January 24, 2015

How and When to Test Your Blood Sugar With Diabetes – Part 2

The chart below gives you an idea of where your blood sugar level should be throughout the day. Your ideal blood sugar range may be different from another person's and will change throughout the day.

Time of Test Ideal for Adults With Diabetes
Before meals 70-130 mg/dl
My suggestion is 75 to 105 mg/dl
After meals Less than 180 mg/dl
My suggestion is no more than 140 mg/dl

The above chart is the ADA chart before the latest guidelines. My suggestions are the numbers I am comfortable seeing. This is where you will need your own goals based on your tolerances. These will also vary depending on your age and abilities. Your doctor may also advise different numbers.

Home Blood Glucose Monitoring and HbA1c

Monitoring your HbA1c level is also important for diabetes control. Many home glucose monitors can display an average blood glucose reading, which correlates with the HbA1c.

Average Blood Glucose Level (mg/dl)
HbA1c (%)

For a more expanded chart, I suggest using this chart.

When Should I Call My Doctor About My Blood Sugar?

Ask your doctor about your target blood sugar range, and make a plan for how to handle blood sugar readings that are either too high or too low and when to call your doctor. Learn about the symptoms of high or low blood sugar, and know what you can do if you begin to have symptoms.

Many doctors order certain ranges for your blood glucose, but you need to decide what you are willing to tolerate and set your goals accordingly. Do talk to your doctor if you question his orders. Do this politely and ask if you can make changes if you are uncomfortable with his or her orders.

How Do I Record My Blood Sugar Test Results?

Keep good records of any blood, urine, or ketone tests you do. Most glucose monitors also have a memory. Your records can alert you to any problems or trends. These test records help your doctor make any needed changes in your meal plan, medicine, or exercise program. Bring these records with you every time you see your doctor.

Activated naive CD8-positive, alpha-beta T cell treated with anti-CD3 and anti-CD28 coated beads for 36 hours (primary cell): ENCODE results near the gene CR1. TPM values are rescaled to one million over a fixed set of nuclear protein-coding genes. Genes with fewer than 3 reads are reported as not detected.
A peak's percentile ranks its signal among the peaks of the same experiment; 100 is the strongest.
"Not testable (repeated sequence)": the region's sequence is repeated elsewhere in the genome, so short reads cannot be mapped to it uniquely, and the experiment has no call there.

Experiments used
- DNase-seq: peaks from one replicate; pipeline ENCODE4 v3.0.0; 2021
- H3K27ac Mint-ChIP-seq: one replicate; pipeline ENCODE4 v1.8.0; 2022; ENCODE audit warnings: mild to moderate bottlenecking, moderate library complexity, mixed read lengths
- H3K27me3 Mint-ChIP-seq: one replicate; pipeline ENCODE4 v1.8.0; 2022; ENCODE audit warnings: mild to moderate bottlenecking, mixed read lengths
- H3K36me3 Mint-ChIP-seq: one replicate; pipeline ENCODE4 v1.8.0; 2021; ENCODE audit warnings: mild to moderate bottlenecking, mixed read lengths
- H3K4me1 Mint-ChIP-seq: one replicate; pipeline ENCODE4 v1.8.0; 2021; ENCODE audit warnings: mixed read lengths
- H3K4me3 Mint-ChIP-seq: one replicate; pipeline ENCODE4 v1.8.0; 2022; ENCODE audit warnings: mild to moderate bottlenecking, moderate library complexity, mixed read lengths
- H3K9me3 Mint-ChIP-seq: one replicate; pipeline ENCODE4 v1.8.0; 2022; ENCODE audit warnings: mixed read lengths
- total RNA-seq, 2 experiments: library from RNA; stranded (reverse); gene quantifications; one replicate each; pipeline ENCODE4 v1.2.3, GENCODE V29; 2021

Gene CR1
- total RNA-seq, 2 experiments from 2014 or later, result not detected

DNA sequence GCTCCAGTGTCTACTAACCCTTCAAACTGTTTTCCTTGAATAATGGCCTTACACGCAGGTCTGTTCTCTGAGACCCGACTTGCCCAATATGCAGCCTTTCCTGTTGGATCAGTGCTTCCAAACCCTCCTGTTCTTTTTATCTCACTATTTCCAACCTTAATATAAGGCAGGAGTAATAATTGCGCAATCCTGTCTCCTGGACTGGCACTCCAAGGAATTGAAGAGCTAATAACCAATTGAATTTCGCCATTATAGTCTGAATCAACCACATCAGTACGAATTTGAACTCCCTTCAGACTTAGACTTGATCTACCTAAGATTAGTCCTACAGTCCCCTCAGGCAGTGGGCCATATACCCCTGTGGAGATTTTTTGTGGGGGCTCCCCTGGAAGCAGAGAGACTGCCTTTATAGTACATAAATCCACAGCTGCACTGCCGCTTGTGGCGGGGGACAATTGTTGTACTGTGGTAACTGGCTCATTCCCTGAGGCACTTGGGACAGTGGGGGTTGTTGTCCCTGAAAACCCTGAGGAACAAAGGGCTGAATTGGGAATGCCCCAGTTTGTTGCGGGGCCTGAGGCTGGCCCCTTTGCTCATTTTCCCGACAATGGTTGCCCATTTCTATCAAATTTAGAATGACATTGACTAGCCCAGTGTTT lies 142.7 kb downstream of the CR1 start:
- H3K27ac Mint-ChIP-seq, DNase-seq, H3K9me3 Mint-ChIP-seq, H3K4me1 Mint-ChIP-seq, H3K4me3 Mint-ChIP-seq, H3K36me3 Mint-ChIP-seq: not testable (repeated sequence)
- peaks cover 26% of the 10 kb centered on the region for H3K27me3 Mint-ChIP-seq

Yes, keep the records! Many meters are capable of doing ketone tests, so make inquiries about this. Your records are important to find trends or problems. Discuss the changes the doctor wishes to make to your food plan, medicine, or exercise regimen. The doctor may have some good suggestions.

Do listen to the doctor, but don't let the doctor alter your goals unless you agree with what he/she has to say. He may set some short-term goals that could be better for you.

January 23, 2015

How and When to Test Your Blood Sugar With Diabetes – Part 1

I will split this blog as otherwise it will be too long. Because of the mistakes in this article at this link on WebMD, I will put my comments in red hereafter.

How and When to Test Your Blood Sugar With Diabetes

Most people with diabetes need to check their blood sugar (glucose) levels regularly. The results help you and your doctor manage those levels, which helps you avoid diabetes complications.

There are several ways to test your blood sugar:

From Your Fingertip: You prick your finger with a small, sharp needle (called a lancet) and put a drop of blood on a test strip. Then you put the test strip into a meter that shows your blood sugar level. You get results in less than 15 seconds and can store this information for future use. Some meters can tell you your average blood sugar level over a period of time and show you charts and graphs of your past test results. You can get blood sugar meters and strips at your local pharmacy.

This is not the proper procedure for any meter and test strip I have come across. First, you do not want to use a lancet by itself and if you really want pain you can try it this way, but I don't recommend it. If you wish to waste money and test strips, follow the directions above. My meter requires the test strip be inserted into the slot and be read by the meter before it is ready for the blood. While the meter reads the test strip this is when you use the lancing device (with lancet inserted) to prick the side of your finger at a setting that will furnish enough blood to then pick up the meter with the test strip and slide it slightly into the blood so that it can wick into the test strip. Most meters today will give a reading in five seconds.